8 min read

Student Loan Forgiveness For You, and You, and You

In the past few weeks, student loan forgiveness has been a hot topic of conversation. It’s no wonder, given the announcement released by President Biden, Vice President Harris, and the U.S. Department of Education as part of the Student Debt Relief Plan. Yet, even with the amount of information available, the details can get somewhat convoluted and confusing. For instance, what do you do when you receive a phone call from a third-party debt relief service promising to lower your monthly payment? Tempting offer, is it not? Yet, after only a few minutes on the phone, you’d find that you have to pay for the “opportunity” to access their supposed debt relief program, something that is actually accessible for free to all federal student loan borrowers.

This is precisely what happened recently to Dr. Jacquelyn D. Elliott, enrollmentFUEL’s president, and to me. We are both blessed to have sufficient experience and knowledge to quickly recognize a scam, but that may not be the case for many young professionals. Third-party debt relief companies have become increasingly popular among student loan borrowers. Since the announcement of President Biden’s Student Loan Forgiveness Program, these third-party companies have taken advantage of the opportunity to make money from student loan borrowers.

I wanted to take a few moments to shed more light on the topic: let’s talk debt relief programs, options, and ways to access them for free. You see, the federal government supplies a free process to students for servicing their student loans, yet borrowers often use a pay-for-service student loan provider as an alternative. These programs can charge hundreds or thousands of dollars in sign-up and monthly maintenance fees for programs ALL federal student loan borrowers have access to with no fees.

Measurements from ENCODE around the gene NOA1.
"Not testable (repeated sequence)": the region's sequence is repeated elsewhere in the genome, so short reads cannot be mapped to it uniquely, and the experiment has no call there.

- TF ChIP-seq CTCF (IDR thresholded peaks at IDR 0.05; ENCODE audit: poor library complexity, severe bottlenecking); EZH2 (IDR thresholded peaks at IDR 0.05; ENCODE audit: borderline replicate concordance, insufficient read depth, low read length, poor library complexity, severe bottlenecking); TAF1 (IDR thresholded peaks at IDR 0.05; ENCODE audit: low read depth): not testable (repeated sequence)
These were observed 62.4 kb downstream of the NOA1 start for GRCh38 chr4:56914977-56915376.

What should you do when you receive calls offering student loan forgiveness?

  1. Ask them how they are affiliated with the U.S. Department of Education. If they do not provide a good answer, or any answer at all, discontinue the conversation immediately.
  2. Never provide your Federal Student Aid ID (FSA ID) or federal student aid log-in information to anyone, ever.
  3. If you’re having difficulty making your student loan payments, you have options. Contact YOUR student loan servicers. If you’re having trouble finding your student loan servicers’ information, contact your school’s financial aid office.
  4. Only talk to your school OR your student loan servicers regarding your federal student loans.
  5. There are already a variety of repayment plans available for students. See the information below—there may be a suitable plan waiting for you!